Once you've chosen the REIT investment that best fits your financial needs and investment goals, you can proceed to buy it online. Before you do, make sure you understand the nature of fees that your broker may charge and fees/expenses associated with the actual investment (such as fundexpense ratios).

Just as with your other investments, you'll want to monitor you REIT investment periodically.

Are REITs Good Investments?

Investing in REITs is a great way to diversify your portfolio outside of traditional stocks and bonds and can be attractive for their strong dividends and long-term capital appreciation.

What REITs Should I Invest in?

Each type of REIT has its own risks and upsides depending on the state of the economy. REIT investing through a REIT ETF is a great way for shareholders to engage with this sector without needing to personally contend with its complexities.

How Do You Make Money on a REIT?

Since REITs are required by the IRS to pay out 90% of their taxable income to shareholders, REIT dividends are often much higher than the average stock on the S&P 500. One of the best ways to receive passive income from REITs is through the compounding of these high-yield dividends.

Can You Lose Money on a REIT?

As with any investment, there is always a risk of loss. Publicly traded REITs have the particular risk of losing value as interest rates rise, which typically sends investment capital into bonds.

Are REITs Safe During a Recession?

Investing in certain types of REITs, such as those that invest in hotel properties, is not a great choice during an economic downturn. Investing in other types of real estate such as healthcare facilities or retail is a great way to hedge against a recession. They have longer lease structures and thus are much less cyclical,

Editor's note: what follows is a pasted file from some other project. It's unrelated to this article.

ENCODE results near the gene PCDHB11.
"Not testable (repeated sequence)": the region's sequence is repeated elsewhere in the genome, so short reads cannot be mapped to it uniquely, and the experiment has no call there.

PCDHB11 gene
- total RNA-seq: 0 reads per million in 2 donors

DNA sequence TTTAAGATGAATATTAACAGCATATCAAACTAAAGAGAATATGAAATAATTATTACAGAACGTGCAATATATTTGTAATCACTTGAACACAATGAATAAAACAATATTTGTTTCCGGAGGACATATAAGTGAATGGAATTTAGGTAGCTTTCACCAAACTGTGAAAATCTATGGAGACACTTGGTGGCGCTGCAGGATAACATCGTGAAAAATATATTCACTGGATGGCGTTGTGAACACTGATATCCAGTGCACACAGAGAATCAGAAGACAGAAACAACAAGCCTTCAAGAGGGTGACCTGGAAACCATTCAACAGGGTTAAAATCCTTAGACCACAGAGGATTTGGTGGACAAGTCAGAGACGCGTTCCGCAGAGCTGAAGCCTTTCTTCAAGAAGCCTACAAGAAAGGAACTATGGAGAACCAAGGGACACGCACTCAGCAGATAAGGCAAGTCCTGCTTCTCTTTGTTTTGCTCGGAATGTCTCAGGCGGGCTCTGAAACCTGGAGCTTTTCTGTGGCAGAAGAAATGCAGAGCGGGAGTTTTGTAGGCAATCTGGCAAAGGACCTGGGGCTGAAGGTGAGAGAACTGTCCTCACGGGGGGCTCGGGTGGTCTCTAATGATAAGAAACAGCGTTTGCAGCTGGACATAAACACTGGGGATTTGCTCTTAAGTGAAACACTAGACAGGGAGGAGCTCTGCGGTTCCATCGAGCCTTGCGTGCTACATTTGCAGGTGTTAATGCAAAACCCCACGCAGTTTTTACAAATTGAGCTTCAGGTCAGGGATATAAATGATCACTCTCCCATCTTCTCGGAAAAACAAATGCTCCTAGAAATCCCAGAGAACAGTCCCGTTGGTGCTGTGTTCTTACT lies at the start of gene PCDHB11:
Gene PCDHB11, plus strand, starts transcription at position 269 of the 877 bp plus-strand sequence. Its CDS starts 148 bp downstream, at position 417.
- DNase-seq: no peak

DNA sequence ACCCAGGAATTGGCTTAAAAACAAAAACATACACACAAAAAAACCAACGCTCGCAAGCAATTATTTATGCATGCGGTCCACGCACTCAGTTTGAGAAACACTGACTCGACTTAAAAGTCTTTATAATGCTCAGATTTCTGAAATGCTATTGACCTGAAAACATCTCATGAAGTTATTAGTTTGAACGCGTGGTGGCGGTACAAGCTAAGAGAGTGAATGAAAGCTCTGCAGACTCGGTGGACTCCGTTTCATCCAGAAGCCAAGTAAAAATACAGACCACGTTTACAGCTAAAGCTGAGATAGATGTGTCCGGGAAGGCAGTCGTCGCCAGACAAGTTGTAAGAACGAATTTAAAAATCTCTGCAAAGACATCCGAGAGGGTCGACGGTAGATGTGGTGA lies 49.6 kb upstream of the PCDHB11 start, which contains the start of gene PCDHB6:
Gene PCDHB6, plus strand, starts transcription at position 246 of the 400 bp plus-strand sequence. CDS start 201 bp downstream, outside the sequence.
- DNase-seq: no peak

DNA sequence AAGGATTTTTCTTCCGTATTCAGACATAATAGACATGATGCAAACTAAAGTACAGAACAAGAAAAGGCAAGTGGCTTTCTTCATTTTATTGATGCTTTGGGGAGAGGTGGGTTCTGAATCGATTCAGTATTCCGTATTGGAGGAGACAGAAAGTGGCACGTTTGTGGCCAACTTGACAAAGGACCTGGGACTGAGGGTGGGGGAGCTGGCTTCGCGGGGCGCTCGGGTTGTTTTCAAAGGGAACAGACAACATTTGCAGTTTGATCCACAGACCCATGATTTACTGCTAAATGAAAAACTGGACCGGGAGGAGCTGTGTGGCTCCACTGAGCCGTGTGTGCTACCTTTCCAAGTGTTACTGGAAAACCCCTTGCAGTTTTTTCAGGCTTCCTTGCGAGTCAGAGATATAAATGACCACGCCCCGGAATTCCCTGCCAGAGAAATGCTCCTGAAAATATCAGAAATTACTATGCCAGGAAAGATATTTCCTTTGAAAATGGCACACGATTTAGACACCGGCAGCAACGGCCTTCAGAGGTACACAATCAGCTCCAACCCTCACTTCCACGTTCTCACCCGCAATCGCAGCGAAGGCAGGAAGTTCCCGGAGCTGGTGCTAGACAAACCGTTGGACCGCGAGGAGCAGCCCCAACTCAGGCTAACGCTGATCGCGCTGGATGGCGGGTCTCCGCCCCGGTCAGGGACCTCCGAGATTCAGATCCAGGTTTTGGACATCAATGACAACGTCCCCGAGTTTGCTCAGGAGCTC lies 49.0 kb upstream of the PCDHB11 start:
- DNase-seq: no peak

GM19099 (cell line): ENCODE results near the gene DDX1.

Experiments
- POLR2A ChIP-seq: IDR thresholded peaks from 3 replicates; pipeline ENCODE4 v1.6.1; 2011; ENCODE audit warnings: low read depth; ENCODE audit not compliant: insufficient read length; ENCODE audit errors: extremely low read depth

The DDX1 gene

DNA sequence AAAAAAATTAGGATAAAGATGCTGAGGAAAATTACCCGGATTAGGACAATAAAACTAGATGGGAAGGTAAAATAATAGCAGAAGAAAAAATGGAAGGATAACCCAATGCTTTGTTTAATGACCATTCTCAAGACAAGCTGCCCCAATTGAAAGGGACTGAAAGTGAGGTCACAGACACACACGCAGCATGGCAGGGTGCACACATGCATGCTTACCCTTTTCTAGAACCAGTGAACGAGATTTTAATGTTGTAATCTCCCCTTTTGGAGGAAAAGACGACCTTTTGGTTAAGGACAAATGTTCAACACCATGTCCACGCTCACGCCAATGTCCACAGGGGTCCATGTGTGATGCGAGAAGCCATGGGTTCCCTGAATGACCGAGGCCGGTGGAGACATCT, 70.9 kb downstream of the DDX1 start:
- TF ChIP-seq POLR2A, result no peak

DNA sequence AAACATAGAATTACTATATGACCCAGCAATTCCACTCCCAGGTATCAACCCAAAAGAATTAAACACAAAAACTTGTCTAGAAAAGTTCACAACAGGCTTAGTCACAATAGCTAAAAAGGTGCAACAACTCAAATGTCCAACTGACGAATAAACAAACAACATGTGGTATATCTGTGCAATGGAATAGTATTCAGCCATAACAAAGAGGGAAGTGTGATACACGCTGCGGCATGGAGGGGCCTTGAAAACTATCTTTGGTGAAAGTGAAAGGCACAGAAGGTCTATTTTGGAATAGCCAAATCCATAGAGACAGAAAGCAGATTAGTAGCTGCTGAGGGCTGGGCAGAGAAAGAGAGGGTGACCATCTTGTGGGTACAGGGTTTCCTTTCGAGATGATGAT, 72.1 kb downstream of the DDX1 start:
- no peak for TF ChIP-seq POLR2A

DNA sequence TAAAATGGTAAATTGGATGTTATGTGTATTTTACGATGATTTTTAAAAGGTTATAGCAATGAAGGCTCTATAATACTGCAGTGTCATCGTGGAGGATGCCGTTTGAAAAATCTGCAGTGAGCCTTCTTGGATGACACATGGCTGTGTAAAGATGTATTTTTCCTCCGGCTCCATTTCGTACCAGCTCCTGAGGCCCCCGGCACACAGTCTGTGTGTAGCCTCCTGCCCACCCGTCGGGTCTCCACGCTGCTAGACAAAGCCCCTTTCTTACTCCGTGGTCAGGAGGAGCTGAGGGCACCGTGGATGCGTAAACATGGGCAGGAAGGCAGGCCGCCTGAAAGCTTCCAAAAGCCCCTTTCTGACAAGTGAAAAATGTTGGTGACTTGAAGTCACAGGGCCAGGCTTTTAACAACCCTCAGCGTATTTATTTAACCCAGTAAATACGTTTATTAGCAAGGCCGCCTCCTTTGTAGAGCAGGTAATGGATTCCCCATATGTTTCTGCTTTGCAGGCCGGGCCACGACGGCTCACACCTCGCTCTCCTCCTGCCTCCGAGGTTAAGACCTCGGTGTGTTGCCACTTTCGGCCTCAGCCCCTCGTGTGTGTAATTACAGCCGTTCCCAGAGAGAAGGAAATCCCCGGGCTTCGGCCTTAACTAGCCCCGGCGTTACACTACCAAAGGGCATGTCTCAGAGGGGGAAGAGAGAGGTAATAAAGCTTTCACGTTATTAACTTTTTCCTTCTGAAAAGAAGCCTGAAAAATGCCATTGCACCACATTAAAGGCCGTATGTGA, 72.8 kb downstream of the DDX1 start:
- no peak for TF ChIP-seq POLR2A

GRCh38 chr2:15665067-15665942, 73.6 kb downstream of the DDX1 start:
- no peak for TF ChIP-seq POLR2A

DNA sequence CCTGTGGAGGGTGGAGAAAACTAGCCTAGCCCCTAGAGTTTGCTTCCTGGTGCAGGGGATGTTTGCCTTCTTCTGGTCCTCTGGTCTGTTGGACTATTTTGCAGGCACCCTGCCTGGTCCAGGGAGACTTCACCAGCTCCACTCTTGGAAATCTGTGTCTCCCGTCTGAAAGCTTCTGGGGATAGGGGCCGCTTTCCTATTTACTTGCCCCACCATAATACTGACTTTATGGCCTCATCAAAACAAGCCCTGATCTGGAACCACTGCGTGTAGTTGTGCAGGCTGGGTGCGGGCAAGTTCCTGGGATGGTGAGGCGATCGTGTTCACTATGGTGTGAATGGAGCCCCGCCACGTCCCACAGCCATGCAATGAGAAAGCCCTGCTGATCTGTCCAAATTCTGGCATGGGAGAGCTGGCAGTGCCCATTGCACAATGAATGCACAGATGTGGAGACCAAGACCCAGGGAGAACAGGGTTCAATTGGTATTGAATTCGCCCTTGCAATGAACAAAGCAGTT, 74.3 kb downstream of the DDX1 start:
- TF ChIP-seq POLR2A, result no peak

The Bottom Line

The federal government made it possible for investors to buy into large-scale commercial real estate projects as far back as 1960. However, only in the last decade have individual investors truly embraced REITs.

Reasons for this include low-interest rates, which forced investors to look beyond bonds for income-producing investments, the advent of exchange-traded and mutual funds focusing on real estate, and, until the 2007-2008 real estate meltdown, an insatiable appetite on the part of Americans to own real estate and other tangible assets. REITs, like every other investment in 2008, suffered greatly. Despite this, they continue to be an excellent addition to any diversified portfolio.

5 Types of REITs and How to Invest in Them (2024)


What are the top 5 largest REIT? ›

Largest Real-Estate-Investment-Trusts by market cap
#NameM. Cap
1Prologis 1PLD$95.73 B
2American Tower 2AMT$79.99 B
3Equinix 3EQIX$70.98 B
4Welltower 4WELL$53.97 B
57 more rows

How do I choose a REIT to invest in? ›

When you're ready to invest in a REIT, look for growth in earnings, which stems from higher revenues (higher occupancy rates and increasing rents), lower costs, and new business opportunities. It's also imperative that you research the management team that oversees the REIT's properties.

What is the 5% rule for REITs? ›

5 percent of the value of the REIT's total assets may consist of securities of any one issuer, except with respect to a taxable REIT subsidiary. 10 percent of the outstanding vote or value of the securities of any one issuer may be held (again, a taxable REIT subsidiary is an exception to this requirement)

What is the 5 50 rule for REITs? ›

A REIT will be closely held if more than 50 percent of the value of its outstanding stock is owned directly or indirectly by or for five or fewer individuals at any point during the last half of the taxable year. This is commonly referred to as the 5/50 Test.

Which REITs does Warren Buffett own? ›

Buffet and REITs

However, Berkshire sold its holdings of STORE Capital in 2022 after the company announced it was being acquired by two outside investment funds. Since then, filings have shown that Berkshire Hathaway has not owned shares of any other REIT.

Which REITs pay the highest dividends? ›

The market's highest-yielding REITs